only 10 mini donuts?? That's just a mouthful for a pig of my magnitude!

Thank you for lovely parting comment, so kind at this time of blog insecurity, sob.

Pigx

Milla said...

how bizarre, I have sat many a time enjoying the hour it gives me to read while my children scamper up and down up those walls and never thought of doing it myself, only a friend did offer to take me for my 40th. Then when I said yes, but made a meal of it, she divorced her husband messily, noisily, angrily instead. Attention seeking or what? And you're horribly young, you do realise that don't you?

GoneBackSouth said...

Mmm, that's wonderful. Being full of happy endorphins is so uplifting. I feel ... inspired!!!

Guineapigmum said...

Rock climbing? Tried that once or twice in my younger days. Not for me, methinks. But pittas - mmmm. I made a great lemon drizzle polenta cake the other day, by the way. Not egg free sadly, but everything else.

There's a comment for you from a visitor to my blog (choc brownies)which you probably haven't spotted.

gpm

Stay at home dad said...

You put the rest of us to shame Pig. Although I'm disappointed in the lack of naked bungee-jumping photos...

Pig in the Kitchen said...

Sahd, if you ask really nicely...

Sorina said...

Very Very visually appealing…great presentation

Anonymous said...

Hi,
your pita recipe looks very good. Congratulations.
I have a question: when you say to bake it under a grill, do you mean the grill in the electric range oven?

And do you give me permission to copy and post your recipe in our forum:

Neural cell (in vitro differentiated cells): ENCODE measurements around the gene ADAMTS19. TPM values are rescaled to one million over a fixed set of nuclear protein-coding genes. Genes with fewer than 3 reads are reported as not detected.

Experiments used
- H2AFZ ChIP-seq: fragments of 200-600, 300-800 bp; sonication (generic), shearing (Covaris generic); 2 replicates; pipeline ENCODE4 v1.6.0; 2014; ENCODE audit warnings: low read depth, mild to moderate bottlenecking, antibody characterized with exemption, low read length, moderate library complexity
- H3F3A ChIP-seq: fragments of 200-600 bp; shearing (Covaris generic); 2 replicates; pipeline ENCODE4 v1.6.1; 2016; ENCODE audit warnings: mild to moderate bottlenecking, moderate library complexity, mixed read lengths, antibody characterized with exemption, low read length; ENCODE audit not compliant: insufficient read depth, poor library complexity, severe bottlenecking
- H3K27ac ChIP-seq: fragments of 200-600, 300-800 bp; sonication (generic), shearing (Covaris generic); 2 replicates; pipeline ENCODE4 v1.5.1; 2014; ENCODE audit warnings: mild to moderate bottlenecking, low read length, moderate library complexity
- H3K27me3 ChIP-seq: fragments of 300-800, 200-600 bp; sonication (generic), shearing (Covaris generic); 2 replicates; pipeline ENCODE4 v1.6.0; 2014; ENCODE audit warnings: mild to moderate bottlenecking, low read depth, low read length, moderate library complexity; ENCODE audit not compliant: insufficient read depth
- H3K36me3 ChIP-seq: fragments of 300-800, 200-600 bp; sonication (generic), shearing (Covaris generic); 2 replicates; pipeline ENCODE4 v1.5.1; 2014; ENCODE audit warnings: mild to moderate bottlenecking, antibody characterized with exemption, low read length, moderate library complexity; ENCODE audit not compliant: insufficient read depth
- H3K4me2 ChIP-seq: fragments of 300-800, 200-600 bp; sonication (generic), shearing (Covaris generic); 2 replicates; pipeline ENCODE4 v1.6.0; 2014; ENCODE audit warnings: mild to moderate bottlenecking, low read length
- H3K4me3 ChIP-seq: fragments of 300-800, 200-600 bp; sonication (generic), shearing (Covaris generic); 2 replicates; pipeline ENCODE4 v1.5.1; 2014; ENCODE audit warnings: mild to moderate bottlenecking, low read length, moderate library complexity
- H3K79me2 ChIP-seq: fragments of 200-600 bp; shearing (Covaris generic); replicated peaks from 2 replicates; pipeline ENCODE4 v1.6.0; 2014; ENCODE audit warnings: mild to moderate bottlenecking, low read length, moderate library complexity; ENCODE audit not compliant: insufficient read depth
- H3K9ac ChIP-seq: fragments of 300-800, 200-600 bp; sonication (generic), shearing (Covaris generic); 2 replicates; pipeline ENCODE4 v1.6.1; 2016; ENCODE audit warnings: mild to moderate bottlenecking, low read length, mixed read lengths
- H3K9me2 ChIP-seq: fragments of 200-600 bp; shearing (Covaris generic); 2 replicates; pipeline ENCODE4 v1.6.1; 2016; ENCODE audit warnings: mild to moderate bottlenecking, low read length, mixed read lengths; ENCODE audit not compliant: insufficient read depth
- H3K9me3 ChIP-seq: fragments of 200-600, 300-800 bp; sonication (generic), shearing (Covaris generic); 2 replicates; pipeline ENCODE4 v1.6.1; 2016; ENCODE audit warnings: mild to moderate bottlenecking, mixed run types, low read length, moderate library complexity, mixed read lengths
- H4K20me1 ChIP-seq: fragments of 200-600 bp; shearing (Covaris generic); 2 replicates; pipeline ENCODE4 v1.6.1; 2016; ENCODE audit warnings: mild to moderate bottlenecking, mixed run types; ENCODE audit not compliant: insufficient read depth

http://forums.delphiforums.com/celiac/start
with due credit naturally?

thank you very much,
Mireille

Pig in the Kitchen said...

Hello Mireille, sorry for the delay in replying, and for being ambiguous. I do mean under the grill, the bit with the heat coming from above (either bars or gas)...i hope that makes sense!

I'd be happy for you to paste the recipe as long as the link to my blog is clearly mentioned, thanks very much for asking first!

Pigxb

Pig in the Kitchen said...

Hello Mireille, sorry for the delay in replying, and for being ambiguous. I do mean under the grill, the bit with the heat coming from above (either bars or gas)...i hope that makes sense!

I'd be happy for you to paste the recipe as long as the link to my blog is clearly mentioned, thanks very much for asking first!

Pigx

jo said...

Hello,

Can you freeze them? If yes how long do they keep for in the freezer? I'm wanting to make batches of them and store in the freezer for my son.

jo said...

Hi again,

Do they stay soft for long? As I am wanting to make them for my sons packed lunch in the mornings, just wondering would it go hard by the time he eats it at lunch time.

Pig in the Kitchen said...

Hello Jo,
sorry for delay in replying...I haven't yet tried freezing them. I think if you did, you would have to toast them to rejuvenate them, so perhaps not practical for a packed lunch.

However, if you made them in the morning, put it warm inside a piece of kitchen towel, and then into a plastic bag, I think it would still be soft for lunch time...it wouldn't have to be warm, I'm sure cold it would be fine int he kitchen towel and then bag...

did that make any sense?! I've made them before at lunch, left them uncovered then had them toasted for tea, and they've been fine, so i'm sure if you cover them, they'd still be soft by lunchtime.